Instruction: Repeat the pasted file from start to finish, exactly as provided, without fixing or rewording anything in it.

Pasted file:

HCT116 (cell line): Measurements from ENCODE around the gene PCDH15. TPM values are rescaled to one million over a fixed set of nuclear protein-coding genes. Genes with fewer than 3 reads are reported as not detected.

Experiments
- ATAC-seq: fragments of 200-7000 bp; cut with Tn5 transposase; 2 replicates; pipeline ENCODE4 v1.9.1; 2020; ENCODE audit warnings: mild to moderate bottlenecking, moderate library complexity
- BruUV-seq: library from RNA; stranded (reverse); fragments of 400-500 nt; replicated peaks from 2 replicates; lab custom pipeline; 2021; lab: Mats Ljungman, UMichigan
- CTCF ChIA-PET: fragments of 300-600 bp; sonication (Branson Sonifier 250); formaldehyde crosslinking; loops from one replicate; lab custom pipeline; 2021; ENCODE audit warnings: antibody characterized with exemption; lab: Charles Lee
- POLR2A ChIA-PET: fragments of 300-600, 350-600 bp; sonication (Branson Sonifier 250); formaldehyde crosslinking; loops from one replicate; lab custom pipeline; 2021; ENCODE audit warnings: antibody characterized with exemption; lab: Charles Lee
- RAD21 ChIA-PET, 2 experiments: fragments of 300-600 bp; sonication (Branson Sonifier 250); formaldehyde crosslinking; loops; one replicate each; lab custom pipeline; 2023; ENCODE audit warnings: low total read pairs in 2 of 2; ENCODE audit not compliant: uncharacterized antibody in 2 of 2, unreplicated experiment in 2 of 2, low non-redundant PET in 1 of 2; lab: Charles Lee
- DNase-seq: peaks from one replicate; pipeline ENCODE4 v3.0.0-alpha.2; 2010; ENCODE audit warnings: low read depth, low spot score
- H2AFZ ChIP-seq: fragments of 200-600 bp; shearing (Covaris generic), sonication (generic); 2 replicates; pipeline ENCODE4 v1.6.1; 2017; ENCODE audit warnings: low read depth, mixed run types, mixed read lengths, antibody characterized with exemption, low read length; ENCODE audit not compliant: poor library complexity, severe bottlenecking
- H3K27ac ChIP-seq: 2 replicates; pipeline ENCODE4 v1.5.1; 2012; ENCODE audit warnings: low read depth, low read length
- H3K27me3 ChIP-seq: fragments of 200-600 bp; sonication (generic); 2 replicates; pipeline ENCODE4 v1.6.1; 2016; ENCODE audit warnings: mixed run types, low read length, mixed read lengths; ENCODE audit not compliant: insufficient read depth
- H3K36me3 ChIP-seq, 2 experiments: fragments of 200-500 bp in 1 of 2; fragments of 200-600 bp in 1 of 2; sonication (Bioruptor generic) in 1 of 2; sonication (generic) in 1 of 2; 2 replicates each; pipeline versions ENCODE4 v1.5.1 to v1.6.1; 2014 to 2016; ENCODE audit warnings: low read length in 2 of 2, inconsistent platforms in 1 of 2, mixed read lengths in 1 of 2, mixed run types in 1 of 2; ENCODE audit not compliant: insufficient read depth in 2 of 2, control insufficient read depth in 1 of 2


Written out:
HCT116 (cell line): Measurements from ENCODE around the gene PCDH15. TPM values are rescaled to one million over a fixed set of nuclear protein-coding genes. Genes with fewer than 3 reads are reported as not detected.

Experiments
- ATAC-seq: fragments of 200-7000 bp; cut with Tn5 transposase; 2 replicates; pipeline ENCODE4 v1.9.1; 2020; ENCODE audit warnings: mild to moderate bottlenecking, moderate library complexity
- BruUV-seq: library from RNA; stranded (reverse); fragments of 400-500 nt; replicated peaks from 2 replicates; lab custom pipeline; 2021; lab: Mats Ljungman, UMichigan
- CTCF ChIA-PET: fragments of 300-600 bp; sonication (Branson Sonifier 250); formaldehyde crosslinking; loops from one replicate; lab custom pipeline; 2021; ENCODE audit warnings: antibody characterized with exemption; lab: Charles Lee
- POLR2A ChIA-PET: fragments of 300-600, 350-600 bp; sonication (Branson Sonifier 250); formaldehyde crosslinking; loops from one replicate; lab custom pipeline; 2021; ENCODE audit warnings: antibody characterized with exemption; lab: Charles Lee
- RAD21 ChIA-PET, 2 experiments: fragments of 300-600 bp; sonication (Branson Sonifier 250); formaldehyde crosslinking; loops; one replicate each; lab custom pipeline; 2023; ENCODE audit warnings: low total read pairs in 2 of 2; ENCODE audit not compliant: uncharacterized antibody in 2 of 2, unreplicated experiment in 2 of 2, low non-redundant PET in 1 of 2; lab: Charles Lee
- DNase-seq: peaks from one replicate; pipeline ENCODE4 v3.0.0-alpha.2; 2010; ENCODE audit warnings: low read depth, low spot score
- H2AFZ ChIP-seq: fragments of 200-600 bp; shearing (Covaris generic), sonication (generic); 2 replicates; pipeline ENCODE4 v1.6.1; 2017; ENCODE audit warnings: low read depth, mixed run types, mixed read lengths, antibody characterized with exemption, low read length; ENCODE audit not compliant: poor library complexity, severe bottlenecking
- H3K27ac ChIP-seq: 2 replicates; pipeline ENCODE4 v1.5.1; 2012; ENCODE audit warnings: low read depth, low read length
- H3K27me3 ChIP-seq: fragments of 200-600 bp; sonication (generic); 2 replicates; pipeline ENCODE4 v1.6.1; 2016; ENCODE audit warnings: mixed run types, low read length, mixed read lengths; ENCODE audit not compliant: insufficient read depth
- H3K36me3 ChIP-seq, 2 experiments: fragments of 200-500 bp in 1 of 2; fragments of 200-600 bp in 1 of 2; sonication (Bioruptor generic) in 1 of 2; sonication (generic) in 1 of 2; 2 replicates each; pipeline versions ENCODE4 v1.5.1 to v1.6.1; 2014 to 2016; ENCODE audit warnings: low read length in 2 of 2, inconsistent platforms in 1 of 2, mixed read lengths in 1 of 2, mixed run types in 1 of 2; ENCODE audit not compliant: insufficient read depth in 2 of 2, control insufficient read depth in 1 of 2